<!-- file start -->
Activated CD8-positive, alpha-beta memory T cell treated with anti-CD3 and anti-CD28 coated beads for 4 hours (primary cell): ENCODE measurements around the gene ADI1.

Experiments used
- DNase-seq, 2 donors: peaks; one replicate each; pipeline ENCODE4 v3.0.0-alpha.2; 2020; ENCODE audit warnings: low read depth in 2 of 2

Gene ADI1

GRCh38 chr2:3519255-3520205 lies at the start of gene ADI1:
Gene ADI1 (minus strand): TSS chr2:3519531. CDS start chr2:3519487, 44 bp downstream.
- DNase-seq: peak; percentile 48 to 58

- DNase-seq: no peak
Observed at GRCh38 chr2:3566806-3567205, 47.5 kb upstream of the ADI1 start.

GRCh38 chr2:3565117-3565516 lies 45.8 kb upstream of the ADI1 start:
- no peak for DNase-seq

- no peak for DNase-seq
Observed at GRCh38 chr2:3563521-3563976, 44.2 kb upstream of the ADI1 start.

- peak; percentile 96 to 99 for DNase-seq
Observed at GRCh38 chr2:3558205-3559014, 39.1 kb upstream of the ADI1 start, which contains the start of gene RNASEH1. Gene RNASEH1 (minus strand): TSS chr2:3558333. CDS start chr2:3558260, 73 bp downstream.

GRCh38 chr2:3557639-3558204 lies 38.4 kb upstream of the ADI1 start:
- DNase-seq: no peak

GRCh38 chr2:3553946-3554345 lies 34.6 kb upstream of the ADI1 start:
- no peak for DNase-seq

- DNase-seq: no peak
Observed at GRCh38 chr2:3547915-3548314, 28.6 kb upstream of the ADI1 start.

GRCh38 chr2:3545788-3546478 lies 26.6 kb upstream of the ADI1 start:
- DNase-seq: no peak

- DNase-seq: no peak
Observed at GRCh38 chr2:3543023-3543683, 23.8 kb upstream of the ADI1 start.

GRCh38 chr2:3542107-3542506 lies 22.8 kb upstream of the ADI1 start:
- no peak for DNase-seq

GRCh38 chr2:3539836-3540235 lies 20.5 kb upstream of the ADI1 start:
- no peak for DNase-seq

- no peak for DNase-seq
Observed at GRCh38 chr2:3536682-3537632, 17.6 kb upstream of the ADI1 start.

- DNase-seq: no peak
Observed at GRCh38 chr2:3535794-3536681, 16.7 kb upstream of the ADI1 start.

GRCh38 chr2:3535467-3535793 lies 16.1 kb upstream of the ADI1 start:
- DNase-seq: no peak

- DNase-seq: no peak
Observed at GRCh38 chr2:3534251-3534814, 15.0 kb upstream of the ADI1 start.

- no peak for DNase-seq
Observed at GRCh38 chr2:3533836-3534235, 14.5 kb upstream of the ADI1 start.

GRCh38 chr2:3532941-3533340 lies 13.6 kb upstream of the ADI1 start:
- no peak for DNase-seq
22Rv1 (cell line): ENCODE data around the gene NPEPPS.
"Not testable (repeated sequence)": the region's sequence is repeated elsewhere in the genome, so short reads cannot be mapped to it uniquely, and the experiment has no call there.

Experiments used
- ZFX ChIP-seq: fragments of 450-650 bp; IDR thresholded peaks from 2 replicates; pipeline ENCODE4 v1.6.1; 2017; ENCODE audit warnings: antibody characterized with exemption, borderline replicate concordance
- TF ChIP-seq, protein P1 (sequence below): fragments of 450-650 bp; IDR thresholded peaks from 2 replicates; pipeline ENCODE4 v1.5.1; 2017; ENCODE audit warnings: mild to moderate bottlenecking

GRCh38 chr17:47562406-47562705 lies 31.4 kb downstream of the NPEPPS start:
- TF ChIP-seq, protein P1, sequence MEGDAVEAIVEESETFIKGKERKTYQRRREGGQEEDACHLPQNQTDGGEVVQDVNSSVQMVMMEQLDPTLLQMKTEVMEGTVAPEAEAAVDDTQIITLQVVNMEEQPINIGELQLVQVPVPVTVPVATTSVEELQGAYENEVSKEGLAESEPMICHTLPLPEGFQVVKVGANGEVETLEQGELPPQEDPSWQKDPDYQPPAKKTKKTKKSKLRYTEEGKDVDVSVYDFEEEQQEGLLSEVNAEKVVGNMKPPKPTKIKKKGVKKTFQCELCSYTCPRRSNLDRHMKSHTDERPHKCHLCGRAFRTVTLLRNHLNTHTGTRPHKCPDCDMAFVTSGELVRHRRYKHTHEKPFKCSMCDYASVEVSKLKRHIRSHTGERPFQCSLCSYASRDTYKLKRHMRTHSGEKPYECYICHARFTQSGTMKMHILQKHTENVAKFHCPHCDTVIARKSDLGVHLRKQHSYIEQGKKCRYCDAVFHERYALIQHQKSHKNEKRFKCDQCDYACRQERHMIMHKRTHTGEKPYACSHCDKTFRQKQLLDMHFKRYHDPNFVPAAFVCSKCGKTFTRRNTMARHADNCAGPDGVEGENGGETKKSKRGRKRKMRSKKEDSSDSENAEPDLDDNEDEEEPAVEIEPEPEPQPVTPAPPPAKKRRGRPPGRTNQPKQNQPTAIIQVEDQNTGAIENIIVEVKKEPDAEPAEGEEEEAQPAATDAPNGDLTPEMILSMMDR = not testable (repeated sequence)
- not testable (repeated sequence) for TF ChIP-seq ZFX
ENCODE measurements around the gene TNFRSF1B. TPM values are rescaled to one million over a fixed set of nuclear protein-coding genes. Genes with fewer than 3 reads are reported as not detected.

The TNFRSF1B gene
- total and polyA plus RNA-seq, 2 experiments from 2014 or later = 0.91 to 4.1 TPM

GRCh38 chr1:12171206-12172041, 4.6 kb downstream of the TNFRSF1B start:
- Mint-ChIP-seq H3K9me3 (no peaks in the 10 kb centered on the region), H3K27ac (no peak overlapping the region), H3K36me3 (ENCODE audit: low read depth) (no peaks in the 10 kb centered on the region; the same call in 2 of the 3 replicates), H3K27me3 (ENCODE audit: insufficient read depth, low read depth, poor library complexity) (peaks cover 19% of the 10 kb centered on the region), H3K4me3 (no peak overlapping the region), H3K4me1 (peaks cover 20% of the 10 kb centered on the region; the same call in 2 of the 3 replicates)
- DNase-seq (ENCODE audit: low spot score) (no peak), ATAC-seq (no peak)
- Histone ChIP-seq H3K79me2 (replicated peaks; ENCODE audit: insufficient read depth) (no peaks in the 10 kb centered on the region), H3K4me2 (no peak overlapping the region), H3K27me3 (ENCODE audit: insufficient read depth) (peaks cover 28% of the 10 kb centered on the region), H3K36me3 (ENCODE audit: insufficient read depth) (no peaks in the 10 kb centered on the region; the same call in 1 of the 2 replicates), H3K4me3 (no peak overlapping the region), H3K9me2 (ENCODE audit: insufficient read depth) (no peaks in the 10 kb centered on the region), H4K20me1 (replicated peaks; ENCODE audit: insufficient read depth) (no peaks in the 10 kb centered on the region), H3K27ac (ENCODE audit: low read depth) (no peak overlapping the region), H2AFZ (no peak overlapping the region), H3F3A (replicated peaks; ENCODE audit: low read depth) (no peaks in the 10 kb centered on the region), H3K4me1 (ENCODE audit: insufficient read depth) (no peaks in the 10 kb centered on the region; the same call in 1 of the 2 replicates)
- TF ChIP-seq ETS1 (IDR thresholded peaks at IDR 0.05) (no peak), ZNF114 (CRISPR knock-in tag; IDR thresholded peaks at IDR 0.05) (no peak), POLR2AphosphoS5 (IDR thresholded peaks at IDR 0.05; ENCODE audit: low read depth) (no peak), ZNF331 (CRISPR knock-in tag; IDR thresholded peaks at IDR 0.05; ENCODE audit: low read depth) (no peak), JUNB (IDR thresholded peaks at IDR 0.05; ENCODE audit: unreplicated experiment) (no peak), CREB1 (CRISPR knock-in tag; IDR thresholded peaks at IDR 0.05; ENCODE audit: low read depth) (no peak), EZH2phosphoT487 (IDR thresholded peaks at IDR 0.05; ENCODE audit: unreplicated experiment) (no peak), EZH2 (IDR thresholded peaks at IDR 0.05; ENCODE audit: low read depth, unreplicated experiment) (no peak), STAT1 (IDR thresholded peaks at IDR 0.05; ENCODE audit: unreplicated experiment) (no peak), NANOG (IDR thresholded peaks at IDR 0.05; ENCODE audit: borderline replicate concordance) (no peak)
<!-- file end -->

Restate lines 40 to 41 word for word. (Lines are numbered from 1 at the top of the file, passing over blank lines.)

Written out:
GRCh38 chr2:3532941-3533340 lies 13.6 kb upstream of the ADI1 start:
- no peak for DNase-seq